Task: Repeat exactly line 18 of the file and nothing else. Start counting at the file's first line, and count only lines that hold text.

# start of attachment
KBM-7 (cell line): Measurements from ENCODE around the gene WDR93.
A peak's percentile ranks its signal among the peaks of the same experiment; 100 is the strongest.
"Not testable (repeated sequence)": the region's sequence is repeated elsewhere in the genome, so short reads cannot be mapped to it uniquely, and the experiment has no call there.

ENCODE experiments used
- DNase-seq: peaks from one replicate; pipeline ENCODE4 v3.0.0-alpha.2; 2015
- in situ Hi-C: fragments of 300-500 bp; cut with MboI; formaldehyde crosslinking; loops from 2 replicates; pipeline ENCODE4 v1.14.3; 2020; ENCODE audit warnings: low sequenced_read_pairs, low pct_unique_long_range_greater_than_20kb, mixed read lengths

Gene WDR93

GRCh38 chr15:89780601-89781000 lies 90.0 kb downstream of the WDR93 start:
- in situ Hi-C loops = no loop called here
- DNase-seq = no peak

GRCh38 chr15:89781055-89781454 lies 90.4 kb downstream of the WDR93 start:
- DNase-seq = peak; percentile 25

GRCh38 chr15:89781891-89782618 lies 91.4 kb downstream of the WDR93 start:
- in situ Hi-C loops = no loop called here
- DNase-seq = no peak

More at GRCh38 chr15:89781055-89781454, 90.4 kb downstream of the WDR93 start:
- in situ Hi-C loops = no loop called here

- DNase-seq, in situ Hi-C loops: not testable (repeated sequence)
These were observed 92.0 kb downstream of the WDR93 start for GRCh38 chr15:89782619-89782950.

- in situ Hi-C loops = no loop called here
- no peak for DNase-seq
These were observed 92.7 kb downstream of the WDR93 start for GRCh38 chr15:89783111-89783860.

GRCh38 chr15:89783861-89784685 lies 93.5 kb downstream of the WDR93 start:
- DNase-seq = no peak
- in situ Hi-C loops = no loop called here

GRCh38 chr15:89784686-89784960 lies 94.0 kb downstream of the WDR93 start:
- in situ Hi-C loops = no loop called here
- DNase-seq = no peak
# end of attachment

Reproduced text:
- DNase-seq, in situ Hi-C loops: not testable (repeated sequence)